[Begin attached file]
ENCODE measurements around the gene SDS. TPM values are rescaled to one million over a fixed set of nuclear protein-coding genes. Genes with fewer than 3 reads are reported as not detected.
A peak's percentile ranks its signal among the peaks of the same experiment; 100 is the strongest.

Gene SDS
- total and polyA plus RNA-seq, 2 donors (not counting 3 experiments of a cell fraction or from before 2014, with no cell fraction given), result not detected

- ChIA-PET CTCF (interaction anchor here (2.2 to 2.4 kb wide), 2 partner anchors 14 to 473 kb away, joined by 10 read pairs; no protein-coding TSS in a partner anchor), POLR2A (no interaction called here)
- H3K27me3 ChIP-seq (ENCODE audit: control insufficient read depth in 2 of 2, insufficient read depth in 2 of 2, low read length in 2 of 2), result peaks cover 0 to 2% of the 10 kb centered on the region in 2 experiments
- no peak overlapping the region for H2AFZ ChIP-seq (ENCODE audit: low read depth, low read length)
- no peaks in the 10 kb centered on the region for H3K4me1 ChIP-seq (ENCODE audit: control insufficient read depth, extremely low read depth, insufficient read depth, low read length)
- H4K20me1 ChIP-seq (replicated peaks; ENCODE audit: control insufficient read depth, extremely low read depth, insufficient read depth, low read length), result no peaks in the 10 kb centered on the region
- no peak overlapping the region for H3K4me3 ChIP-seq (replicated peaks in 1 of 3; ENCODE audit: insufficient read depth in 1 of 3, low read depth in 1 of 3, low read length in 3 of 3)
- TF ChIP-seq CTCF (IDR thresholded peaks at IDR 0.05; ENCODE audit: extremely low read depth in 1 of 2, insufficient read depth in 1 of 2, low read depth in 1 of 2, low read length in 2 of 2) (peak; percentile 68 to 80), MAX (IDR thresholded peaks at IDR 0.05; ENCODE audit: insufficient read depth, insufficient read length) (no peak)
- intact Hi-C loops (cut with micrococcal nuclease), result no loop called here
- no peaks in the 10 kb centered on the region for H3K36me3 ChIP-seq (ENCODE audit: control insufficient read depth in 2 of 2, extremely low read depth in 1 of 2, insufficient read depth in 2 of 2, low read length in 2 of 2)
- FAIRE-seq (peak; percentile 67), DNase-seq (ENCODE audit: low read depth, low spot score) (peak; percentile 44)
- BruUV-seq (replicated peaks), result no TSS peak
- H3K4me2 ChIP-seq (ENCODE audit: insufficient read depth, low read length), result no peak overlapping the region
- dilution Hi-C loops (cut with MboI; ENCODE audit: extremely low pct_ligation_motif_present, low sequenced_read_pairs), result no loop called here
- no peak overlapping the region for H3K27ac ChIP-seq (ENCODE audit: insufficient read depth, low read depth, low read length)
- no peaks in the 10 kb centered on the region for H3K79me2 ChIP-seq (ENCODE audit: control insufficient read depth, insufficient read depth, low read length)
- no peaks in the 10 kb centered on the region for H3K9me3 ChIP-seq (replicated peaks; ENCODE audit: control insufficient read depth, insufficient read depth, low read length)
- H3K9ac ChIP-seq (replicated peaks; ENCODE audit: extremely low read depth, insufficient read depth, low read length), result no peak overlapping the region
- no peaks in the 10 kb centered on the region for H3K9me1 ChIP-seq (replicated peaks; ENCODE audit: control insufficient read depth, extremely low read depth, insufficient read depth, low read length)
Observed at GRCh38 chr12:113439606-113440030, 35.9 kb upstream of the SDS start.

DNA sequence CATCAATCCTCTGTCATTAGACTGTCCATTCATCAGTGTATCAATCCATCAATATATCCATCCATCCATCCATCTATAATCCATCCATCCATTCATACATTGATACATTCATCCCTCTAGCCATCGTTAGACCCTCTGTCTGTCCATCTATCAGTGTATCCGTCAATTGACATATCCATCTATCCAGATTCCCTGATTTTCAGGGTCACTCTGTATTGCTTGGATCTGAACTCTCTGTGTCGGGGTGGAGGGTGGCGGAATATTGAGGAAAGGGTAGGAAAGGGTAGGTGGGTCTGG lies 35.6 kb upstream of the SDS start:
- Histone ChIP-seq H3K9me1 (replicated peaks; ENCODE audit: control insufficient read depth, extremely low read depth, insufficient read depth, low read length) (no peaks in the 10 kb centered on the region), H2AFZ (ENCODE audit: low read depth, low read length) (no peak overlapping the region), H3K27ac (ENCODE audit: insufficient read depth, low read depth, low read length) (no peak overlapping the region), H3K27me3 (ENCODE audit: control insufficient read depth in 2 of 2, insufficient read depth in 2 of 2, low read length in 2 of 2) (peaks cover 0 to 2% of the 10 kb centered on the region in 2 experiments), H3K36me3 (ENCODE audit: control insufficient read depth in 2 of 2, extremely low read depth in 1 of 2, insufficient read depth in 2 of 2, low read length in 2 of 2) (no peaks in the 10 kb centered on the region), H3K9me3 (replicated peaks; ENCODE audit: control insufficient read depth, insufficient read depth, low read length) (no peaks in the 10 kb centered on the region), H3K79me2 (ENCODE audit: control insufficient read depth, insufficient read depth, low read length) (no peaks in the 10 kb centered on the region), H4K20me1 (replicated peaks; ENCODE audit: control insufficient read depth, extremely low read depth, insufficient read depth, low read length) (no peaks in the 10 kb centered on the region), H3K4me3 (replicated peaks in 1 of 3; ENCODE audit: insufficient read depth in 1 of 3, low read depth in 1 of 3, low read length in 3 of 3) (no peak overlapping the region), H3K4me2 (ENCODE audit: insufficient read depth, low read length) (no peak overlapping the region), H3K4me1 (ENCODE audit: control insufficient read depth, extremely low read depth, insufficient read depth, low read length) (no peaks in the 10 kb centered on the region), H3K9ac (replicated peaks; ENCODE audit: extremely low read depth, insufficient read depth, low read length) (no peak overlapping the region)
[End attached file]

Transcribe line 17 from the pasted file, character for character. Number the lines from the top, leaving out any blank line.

- dilution Hi-C loops (cut with MboI; ENCODE audit: extremely low pct_ligation_motif_present, low sequenced_read_pairs), result no loop called here